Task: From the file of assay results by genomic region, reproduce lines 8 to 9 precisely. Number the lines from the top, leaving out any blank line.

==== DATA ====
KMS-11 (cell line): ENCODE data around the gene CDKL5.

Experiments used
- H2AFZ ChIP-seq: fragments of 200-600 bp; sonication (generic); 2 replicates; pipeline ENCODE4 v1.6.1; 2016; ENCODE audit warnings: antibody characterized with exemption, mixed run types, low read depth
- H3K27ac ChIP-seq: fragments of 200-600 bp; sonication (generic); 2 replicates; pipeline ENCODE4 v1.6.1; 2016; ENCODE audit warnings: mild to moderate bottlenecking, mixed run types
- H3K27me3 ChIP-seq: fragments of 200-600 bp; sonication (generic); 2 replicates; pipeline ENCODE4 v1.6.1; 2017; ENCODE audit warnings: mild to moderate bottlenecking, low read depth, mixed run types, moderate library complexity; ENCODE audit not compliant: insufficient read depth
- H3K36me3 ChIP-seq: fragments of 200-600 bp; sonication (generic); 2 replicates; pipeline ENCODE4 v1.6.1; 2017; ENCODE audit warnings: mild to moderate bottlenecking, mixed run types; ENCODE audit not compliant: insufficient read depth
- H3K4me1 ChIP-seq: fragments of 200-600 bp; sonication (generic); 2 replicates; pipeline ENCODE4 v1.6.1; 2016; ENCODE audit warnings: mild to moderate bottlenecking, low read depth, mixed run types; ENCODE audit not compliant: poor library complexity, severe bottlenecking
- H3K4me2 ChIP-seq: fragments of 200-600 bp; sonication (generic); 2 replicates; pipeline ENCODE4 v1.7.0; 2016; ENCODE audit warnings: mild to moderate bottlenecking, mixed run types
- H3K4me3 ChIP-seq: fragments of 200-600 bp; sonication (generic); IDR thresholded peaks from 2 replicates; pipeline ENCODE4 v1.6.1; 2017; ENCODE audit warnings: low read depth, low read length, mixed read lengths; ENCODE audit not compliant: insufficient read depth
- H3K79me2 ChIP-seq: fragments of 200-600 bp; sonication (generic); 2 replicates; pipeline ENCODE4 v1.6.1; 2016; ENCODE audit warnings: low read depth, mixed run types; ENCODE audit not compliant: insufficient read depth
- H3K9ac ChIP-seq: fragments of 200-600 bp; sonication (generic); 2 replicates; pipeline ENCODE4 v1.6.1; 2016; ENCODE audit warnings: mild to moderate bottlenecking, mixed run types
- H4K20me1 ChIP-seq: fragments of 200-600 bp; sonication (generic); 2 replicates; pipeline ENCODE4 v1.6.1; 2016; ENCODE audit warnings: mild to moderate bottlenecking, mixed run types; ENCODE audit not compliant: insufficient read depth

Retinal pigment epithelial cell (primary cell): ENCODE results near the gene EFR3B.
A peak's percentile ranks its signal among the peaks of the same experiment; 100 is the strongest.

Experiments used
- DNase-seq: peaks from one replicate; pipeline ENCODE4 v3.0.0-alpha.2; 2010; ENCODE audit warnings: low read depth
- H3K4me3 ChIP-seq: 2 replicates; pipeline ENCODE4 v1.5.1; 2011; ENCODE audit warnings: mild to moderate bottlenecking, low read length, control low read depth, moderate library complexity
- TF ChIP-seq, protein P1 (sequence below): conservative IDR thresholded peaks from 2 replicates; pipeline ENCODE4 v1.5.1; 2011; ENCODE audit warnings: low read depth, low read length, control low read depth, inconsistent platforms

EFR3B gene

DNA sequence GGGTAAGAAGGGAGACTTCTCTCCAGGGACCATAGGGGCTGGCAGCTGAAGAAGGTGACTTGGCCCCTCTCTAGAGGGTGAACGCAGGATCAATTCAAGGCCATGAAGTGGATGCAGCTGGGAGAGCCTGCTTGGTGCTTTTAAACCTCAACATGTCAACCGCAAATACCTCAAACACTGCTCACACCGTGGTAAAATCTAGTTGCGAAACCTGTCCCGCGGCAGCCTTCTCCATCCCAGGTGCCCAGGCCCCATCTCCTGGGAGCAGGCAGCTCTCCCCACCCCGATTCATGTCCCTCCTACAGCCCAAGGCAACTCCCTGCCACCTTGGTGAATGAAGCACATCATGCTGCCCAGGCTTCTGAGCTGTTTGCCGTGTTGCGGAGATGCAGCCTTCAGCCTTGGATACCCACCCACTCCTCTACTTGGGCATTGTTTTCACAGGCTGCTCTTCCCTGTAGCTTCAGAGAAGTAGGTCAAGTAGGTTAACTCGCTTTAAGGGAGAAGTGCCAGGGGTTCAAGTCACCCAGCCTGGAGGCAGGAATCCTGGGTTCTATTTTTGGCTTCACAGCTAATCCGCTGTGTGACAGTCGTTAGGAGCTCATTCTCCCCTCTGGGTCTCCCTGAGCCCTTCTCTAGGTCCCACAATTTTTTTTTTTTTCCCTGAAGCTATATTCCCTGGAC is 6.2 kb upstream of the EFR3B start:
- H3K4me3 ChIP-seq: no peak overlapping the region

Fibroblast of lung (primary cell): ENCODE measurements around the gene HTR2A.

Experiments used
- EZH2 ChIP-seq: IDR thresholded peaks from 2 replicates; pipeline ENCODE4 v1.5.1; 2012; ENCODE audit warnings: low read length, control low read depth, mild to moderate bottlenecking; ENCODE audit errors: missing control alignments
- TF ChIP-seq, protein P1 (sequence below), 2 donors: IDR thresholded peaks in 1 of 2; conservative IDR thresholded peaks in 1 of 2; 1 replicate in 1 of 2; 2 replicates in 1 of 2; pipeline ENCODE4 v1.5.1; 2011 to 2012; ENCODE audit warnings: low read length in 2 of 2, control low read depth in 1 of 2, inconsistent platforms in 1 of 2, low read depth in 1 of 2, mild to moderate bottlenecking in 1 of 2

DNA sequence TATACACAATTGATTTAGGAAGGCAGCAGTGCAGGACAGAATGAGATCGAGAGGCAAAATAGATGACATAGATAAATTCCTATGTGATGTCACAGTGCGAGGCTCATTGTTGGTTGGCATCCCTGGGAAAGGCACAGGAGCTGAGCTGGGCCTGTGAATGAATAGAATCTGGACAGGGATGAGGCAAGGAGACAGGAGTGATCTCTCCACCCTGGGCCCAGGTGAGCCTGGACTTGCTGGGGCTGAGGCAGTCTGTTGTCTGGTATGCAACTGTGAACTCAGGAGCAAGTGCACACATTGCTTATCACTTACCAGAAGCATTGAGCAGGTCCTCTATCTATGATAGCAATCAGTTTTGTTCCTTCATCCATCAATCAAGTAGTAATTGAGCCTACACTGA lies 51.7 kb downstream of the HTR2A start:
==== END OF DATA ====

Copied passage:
- H3K4me2 ChIP-seq: fragments of 200-600 bp; sonication (generic); 2 replicates; pipeline ENCODE4 v1.7.0; 2016; ENCODE audit warnings: mild to moderate bottlenecking, mixed run types
- H3K4me3 ChIP-seq: fragments of 200-600 bp; sonication (generic); IDR thresholded peaks from 2 replicates; pipeline ENCODE4 v1.6.1; 2017; ENCODE audit warnings: low read depth, low read length, mixed read lengths; ENCODE audit not compliant: insufficient read depth